The OECD signed up a few more countries to the Multilateral Competent Authority Agreement making it 57 countries and the inclusive framework now has more than 100 countries. As you know, countries signing up to the inclusive framework agree to implement the minimum standards which include CbCR (the minimum standards include a total of 4 action points).
It has been a busy week and I am still trying to catch up with all the reading. The draft transfer pricing toolkit for developing countries was also released and comments on the draft are due on 21 February. If you have any comments but don’t want to go through the hassle of sending something through formally, please send me your rough thoughts and I will merge them with my comments. Depending on the outcome I will either post them via Grant Thornton or the SAIT/SAICA transfer pricing sub committee which I am part of.
Happy reading, and don’t forget to comment.
“The new India chapter demonstrates that the tax authority has accepted several transfer pricing positions in OECD BEPS guidelines that had previously been the subject of significant litigation, revealing some light at the end of the tunnel.
However, there are certain inconsistencies, from which one can infer that there is some road to travel, such as the discussion on low value intra-group services and the approach towards marketing intangibles.
It will be necessary for Indian taxpayers to acid test their transfer pricing documentation in view of the discussion in the India chapter to strengthen their positions and ward off potential disputes arising from intra-group transactions.”
Find out more about India’s approach on the following aspects in the article, if you do business in India it’s a must read:
- Low value adding intra-group services
- Country-by-country reporting
- Marketing intangibles
- Location savings, location specific factors
- Intangibles generated through research and development services
Transfer pricing toolkit for developing countries jointly released by IMF, OECD, UN, World Bank Group (MNE Tax)
“The Platform for Collaboration on Tax – a joint initiative of the IMF, OECD, UN, and World Bank Group – on 24 January released a draft toolkit addressing ways that emerging economies can overcome lack of comparable data or market prices for goods and services in the area of transfer pricing. The Platform has asked for comments and input on the draft by 21 February from interested stakeholders to finalise the toolkit…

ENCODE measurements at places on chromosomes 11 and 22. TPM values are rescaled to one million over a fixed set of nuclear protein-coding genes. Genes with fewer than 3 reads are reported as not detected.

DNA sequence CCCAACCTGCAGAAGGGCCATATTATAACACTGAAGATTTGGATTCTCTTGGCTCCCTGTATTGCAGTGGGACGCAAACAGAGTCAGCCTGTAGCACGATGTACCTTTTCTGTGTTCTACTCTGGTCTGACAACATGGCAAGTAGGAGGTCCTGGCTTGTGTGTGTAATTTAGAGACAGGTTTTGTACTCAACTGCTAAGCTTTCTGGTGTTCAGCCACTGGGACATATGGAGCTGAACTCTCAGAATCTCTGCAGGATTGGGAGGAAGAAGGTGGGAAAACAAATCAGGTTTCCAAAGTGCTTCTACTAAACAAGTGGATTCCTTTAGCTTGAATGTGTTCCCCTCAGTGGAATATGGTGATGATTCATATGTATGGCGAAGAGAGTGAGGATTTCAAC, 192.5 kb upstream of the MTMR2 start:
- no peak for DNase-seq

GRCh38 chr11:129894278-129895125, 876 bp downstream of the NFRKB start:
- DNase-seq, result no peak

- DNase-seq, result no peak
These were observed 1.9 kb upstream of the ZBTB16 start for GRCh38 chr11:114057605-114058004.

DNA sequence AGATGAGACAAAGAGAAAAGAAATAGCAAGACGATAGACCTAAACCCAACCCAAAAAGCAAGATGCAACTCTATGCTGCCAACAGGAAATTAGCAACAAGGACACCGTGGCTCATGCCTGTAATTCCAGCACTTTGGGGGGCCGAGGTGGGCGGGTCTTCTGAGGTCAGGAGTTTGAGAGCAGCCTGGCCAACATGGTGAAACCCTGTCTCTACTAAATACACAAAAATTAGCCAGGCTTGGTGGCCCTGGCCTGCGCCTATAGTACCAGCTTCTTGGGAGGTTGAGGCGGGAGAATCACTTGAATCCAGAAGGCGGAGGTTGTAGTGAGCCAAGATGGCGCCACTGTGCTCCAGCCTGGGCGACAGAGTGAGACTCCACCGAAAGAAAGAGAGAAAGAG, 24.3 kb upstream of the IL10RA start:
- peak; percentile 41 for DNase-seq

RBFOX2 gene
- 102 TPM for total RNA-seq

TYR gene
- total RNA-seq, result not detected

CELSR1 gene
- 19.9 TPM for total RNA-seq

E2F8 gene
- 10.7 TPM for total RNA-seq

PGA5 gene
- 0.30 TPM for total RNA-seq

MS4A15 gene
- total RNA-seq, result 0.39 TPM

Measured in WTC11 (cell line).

The toolkit is designed to help emerging countries foster strong and credible transfer pricing regimes applying the principles developed in the OECD/G20 BEPS project and, hence, protect their tax bases from aggressive or inappropriate tax planning by multinational corporations.
The toolkit addresses some of the challenges associated accessing comparables data. It also focuses on how to make the best use of available data and on the importance of the choice of the most appropriate transfer pricing method.
It also describes issues and possible solutions when adequate data on transactions between independent parties are not available, including the potential for developing safe harbours or prescriptive approaches. Finally, due to the complexity of the topic, the toolkit sets out areas where further work is planned, and summarises a number of conclusions.
In addition, in recognition of the importance of the extractive industries and other commodities sectors to the economies of many developing countries, the draft toolkit addresses the information gap on prices of minerals sold in an intermediate form.”
“Several countries in Latin America have established new transfer pricing documentation obligations associated with the OECD’s BEPS initiative.
In this new year, Mexico, Colombia and Peru have included in their local legislation new documentation requirements that follow a three-tiered approach: CBC report, master file, and local file. These requirements are based on the revised Chapter V of the OECD’s Transfer Pricing Guidelines for Multinational Enterprises and Tax Administration…”
Seven more jurisdictions sign tax co-operation agreement to enable automatic sharing of country-by-country information (OECD)
“As part of continuing efforts to boost transparency by MNEs, Gabon, Hungary, Indonesia, Lithuania, Malta, Mauritius and the Russian Federation have now signed the Multilateral Competent Authority Agreement for Country-by-Country Reporting (CbC MCAA), bringing the total number of signatories to 57. Lithuania and Hungary joined the Agreement in October and December 2016 respectively…
Gabon, Indonesia, Malta, Mauritius and the Russian Federation signed the Agreement at a signing ceremony held during the second meeting of the Inclusive Framework on BEPS on 26-27 January 2017. The inclusive framework brings together over 100 countries and jurisdictions to collaborate on the implementation of the OECD/G20 BEPS package.”
Information on the Potential Impact on IRS and U.S. Multinationals of Revised International Guidance on Transfer Pricing (United States Government Accountability Office)
In short the report states: “The Revised Guidelines Effect on IRS Administrative Costs is Likely Small, But The Effect on Compliance Costs for U.S. MNEs is Uncertain”.
There is much more to it, but I won’t try and summarise the 50 page report here.